Cool looking Toyota C-HR impresses
It is an extremely pretty car – all you have to do is look at the photographs.
Students of the arts believe that the world’s best actors are to be found at the Oscar ceremonies. They are, of course, wrong. Some of the best actors on the planet can be found on soccer fields.
Whenever a soccer player gets breathed upon or nudged, he falls down and produces a heart-wrenching, brilliant rendition of the death scene in Romeo and Juliet. Also, the politicians in SA’s parliament address one another as “the honourable” while maintaining straight faces.
And, our great president reads entire speeches while pretending to understand even the long words. Brilliant actors, all. Which brings us to the all-new Toyota C-HR. This crossover vehicle, aimed at image conscious young urbanites, is a superb actor. For one thing, it is improbably attractive.
Toyota say the vehicle’s “combination of faceted gemstone-like shapes with fluid surfaces and elegantly integrated detailing create a delicate balance of precision and sensuality”. We do not understand much of that, but we do think it is an extremely pretty car.
Look at the photographs, and you should see what we mean. The C-HR is a hatchback, which successfully acts like a sports utility vehicle, sitting on 17–inch alloy wheels, shod with 215-60R-17 rubber. It comes powered by a turbocharged, four-cylinder 1 197cc petrol engine with direct injection, which delivers 85kW of power at 5 600 rpm and a constant torque curve of 185Nm between 1 500rpm and 4 000rpm.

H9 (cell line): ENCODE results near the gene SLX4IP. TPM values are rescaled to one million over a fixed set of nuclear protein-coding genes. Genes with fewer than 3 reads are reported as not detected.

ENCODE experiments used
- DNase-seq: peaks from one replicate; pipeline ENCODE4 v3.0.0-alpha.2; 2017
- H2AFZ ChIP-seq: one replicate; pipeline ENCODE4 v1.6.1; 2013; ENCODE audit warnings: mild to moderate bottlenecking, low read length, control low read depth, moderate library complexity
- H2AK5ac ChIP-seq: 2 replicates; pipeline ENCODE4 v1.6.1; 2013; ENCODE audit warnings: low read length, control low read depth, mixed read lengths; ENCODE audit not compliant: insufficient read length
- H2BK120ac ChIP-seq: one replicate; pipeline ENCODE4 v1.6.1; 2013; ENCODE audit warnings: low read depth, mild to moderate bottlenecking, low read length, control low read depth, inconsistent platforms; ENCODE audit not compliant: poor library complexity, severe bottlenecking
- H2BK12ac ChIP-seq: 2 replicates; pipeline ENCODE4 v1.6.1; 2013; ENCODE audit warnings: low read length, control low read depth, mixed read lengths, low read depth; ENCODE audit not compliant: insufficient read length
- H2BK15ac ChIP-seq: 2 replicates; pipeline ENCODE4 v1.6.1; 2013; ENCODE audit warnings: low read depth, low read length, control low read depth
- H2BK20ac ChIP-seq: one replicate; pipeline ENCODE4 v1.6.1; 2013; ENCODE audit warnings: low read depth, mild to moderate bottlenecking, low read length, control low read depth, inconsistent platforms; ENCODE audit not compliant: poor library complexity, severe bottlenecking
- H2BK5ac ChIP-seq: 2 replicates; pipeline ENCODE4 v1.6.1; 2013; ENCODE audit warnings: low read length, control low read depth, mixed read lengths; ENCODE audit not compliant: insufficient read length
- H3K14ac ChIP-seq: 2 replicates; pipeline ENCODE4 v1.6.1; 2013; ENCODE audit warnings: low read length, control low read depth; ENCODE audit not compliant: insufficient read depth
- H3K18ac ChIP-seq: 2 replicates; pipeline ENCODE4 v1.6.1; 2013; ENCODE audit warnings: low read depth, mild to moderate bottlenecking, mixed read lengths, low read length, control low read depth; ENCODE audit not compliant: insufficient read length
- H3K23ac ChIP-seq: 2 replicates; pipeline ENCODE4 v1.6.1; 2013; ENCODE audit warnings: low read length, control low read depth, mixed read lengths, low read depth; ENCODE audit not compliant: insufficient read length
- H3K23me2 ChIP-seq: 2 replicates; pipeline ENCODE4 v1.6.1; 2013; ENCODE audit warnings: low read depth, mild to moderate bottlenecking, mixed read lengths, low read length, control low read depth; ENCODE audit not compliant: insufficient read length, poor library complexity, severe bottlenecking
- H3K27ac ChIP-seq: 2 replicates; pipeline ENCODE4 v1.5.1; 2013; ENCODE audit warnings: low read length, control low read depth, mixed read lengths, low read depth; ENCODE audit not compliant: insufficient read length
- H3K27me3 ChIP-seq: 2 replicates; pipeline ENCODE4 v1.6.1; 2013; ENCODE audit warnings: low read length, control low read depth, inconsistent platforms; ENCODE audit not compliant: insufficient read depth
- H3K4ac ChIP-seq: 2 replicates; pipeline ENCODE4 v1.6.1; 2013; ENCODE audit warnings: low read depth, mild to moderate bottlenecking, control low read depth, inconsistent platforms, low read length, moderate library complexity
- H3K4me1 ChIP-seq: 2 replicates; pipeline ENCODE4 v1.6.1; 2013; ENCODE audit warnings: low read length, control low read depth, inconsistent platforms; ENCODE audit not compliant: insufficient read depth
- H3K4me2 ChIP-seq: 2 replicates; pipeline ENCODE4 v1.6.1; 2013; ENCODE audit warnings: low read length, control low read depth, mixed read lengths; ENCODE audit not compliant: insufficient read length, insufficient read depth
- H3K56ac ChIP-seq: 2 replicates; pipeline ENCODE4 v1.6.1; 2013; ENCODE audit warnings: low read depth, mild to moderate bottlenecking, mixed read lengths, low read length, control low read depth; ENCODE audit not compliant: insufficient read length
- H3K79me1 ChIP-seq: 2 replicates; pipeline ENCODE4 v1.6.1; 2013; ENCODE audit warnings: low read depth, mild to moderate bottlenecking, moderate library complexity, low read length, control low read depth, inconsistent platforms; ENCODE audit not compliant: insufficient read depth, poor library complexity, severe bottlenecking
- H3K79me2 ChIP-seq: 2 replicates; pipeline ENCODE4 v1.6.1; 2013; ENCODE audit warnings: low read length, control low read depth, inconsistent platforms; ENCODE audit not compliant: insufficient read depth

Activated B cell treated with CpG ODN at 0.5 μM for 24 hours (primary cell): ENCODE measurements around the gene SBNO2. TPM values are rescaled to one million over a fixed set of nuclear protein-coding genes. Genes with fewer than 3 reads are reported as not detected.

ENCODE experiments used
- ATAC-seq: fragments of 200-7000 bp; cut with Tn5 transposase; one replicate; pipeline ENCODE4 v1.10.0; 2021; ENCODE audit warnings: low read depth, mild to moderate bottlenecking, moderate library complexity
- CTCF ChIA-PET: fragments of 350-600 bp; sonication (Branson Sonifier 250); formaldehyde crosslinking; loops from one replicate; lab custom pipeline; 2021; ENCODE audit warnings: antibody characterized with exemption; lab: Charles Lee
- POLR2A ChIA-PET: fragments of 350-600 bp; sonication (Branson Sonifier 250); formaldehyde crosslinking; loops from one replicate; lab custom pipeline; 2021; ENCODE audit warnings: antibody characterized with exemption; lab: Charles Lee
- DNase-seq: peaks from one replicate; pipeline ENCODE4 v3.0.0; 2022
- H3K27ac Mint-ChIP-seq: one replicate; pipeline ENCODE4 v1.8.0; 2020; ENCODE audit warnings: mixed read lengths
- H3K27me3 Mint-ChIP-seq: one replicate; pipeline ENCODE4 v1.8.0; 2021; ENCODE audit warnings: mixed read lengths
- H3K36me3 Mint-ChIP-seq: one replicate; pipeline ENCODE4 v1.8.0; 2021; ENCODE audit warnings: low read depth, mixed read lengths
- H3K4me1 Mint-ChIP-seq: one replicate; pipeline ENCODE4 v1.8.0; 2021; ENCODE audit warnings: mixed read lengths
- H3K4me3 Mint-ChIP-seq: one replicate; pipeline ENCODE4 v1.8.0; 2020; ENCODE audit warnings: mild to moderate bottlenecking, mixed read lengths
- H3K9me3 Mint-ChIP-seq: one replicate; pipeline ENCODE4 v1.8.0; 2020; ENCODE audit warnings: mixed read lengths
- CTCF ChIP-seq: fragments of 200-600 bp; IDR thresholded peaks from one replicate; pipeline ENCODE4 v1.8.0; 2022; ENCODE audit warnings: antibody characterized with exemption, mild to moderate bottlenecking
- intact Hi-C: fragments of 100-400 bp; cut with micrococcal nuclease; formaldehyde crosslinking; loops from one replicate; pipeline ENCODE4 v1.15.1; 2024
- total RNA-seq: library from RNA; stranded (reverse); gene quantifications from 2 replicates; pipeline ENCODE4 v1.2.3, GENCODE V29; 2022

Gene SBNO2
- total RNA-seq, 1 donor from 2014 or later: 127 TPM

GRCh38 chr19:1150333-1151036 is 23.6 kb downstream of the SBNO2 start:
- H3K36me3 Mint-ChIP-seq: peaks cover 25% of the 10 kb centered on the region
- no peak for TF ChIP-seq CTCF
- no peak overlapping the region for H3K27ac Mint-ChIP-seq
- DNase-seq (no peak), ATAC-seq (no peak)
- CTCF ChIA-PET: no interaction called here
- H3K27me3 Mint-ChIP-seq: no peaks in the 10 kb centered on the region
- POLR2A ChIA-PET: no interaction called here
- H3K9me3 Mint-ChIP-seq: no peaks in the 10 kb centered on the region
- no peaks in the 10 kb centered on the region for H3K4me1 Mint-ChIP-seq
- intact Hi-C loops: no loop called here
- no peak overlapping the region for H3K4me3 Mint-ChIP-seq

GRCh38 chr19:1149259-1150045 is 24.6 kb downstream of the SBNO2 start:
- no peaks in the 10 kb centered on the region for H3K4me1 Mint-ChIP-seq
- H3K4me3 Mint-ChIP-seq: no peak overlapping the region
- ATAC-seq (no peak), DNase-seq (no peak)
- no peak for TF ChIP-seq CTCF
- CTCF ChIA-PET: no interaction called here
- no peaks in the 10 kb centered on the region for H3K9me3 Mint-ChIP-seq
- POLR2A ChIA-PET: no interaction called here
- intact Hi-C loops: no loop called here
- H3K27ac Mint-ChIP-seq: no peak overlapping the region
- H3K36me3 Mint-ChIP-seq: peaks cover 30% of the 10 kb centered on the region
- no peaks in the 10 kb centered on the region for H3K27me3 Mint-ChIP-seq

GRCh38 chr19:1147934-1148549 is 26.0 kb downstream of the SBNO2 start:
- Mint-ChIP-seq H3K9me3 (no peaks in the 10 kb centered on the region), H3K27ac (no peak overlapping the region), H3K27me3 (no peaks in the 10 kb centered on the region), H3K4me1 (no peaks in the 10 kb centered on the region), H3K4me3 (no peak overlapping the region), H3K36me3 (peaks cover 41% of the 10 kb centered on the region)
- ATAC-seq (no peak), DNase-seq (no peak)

The grunt and twist goes to the front wheels via a choice of six-speed manual or continuous variable transmission. The latter basically ensures that the vehicle is always in the correct gear for the tasks demanded of it.
We tested both variants and can, frankly, not make up our mind about a preference.
The engine is an absolute gem – it pulls strongly throughout the rev range and delivers the kind of performance one would generally associate with a normally aspirated 2.0-litre. The C-HR accelerates briskly, will happily cruise at the legal limit with 2 100rpm on the clock, and has a claimed top whack of over 190km/h.
So, it successfully acts like a sprightly hatchback. The funky styling concept carries through to the interior. The C-HR is equipped with a host of comfort and convenience features. The two front bucket seats are extremely comfortable, while the vehicle will seat two large and two small adults. All operating switchgear and a display audio touch-screen are slightly angled towards the driver.
The touch-screen’s multi-information display is operated via a four-way direction switch on the leather clad steering wheel, as are the audio system controls. Both test vehicles boasted an electric parking brake which operates intuitively, automatically engaging and disengaging in correspondence with gear and key positions. A handy hill assist control function is included, with a dedicated hold button providing an extended ‘holding period’.
Add a dual-zone electronic climate control with Eco mode, cruise control, a manual air-conditioner system, one-touch automatic power windows, electrically adjustable mirrors, two cup holders in the centre console, a storage shelf for mobile devices plus a 12- volt power outlet, and the CH-R acts like a luxury version of the range.
Both the headlamps and wipers are equipped with an auto-on function while an auto-dimming rear view mirror ensures unaltered night time vision.
The audio system allows occupants to play a variety of media types through the vehicle’s sound system, including USB, iPod, iPhone, Bluetooth and CD/DVD interfaces. All C-HR models come equipped with safety features like ABS, Brake Assist, Electronic Brake Force Distribution and Vehicle Stability Control systems.
Should you still manage to crash, driver and passenger airbags round out the safety specification. We loved driving the C-HR. Both models were nippy, handled tautly, steered precisely, braked extremely efficiently and turned heads in parking areas throughout the city.
We made no efforts to drive frugally, but managed an average fuel consumption of 6.9 litres per 100km with the manual version, and 7.4 litres per 100km with the continuous variable transmission car.